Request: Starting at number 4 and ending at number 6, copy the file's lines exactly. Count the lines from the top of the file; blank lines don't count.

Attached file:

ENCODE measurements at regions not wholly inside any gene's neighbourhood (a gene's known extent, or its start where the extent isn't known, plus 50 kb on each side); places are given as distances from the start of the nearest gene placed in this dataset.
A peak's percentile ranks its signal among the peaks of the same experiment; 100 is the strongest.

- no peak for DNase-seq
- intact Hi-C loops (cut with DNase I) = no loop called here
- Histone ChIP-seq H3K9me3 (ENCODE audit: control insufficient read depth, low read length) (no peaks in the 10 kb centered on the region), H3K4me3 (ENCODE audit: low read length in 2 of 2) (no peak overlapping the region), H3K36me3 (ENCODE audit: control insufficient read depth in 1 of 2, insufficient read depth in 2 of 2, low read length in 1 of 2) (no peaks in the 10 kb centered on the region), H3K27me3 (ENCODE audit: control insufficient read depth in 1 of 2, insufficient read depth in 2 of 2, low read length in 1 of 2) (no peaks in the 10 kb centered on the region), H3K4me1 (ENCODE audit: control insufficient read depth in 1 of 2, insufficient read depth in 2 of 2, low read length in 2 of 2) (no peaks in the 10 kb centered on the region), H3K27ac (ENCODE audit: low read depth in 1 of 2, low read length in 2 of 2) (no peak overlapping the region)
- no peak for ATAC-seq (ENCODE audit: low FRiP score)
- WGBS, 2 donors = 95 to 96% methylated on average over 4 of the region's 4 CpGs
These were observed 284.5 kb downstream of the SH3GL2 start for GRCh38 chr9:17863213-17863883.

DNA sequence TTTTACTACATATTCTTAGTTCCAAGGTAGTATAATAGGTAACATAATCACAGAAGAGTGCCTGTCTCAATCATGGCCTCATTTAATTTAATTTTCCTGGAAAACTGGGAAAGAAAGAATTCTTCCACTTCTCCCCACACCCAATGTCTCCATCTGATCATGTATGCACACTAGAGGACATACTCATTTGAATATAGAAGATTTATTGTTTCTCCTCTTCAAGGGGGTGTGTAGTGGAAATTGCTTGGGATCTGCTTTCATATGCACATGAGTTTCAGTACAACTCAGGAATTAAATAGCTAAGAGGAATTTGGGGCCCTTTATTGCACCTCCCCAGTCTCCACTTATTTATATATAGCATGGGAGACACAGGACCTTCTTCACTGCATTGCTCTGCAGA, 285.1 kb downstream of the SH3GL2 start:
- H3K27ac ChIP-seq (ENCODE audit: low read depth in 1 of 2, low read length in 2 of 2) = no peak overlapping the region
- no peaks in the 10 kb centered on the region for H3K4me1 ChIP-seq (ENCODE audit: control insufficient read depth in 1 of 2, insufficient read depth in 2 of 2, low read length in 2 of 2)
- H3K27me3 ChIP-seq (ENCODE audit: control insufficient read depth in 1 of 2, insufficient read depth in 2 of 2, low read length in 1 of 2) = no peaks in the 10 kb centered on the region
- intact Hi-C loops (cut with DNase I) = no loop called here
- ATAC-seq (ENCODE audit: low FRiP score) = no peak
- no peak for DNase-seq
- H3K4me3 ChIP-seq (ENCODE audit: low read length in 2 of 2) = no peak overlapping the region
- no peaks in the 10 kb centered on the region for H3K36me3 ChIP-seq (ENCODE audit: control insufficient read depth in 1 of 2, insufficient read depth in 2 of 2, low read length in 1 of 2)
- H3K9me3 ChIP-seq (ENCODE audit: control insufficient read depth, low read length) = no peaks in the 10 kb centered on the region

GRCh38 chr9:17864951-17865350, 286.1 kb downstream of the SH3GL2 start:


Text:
- intact Hi-C loops (cut with DNase I) = no loop called here
- Histone ChIP-seq H3K9me3 (ENCODE audit: control insufficient read depth, low read length) (no peaks in the 10 kb centered on the region), H3K4me3 (ENCODE audit: low read length in 2 of 2) (no peak overlapping the region), H3K36me3 (ENCODE audit: control insufficient read depth in 1 of 2, insufficient read depth in 2 of 2, low read length in 1 of 2) (no peaks in the 10 kb centered on the region), H3K27me3 (ENCODE audit: control insufficient read depth in 1 of 2, insufficient read depth in 2 of 2, low read length in 1 of 2) (no peaks in the 10 kb centered on the region), H3K4me1 (ENCODE audit: control insufficient read depth in 1 of 2, insufficient read depth in 2 of 2, low read length in 2 of 2) (no peaks in the 10 kb centered on the region), H3K27ac (ENCODE audit: low read depth in 1 of 2, low read length in 2 of 2) (no peak overlapping the region)
- no peak for ATAC-seq (ENCODE audit: low FRiP score)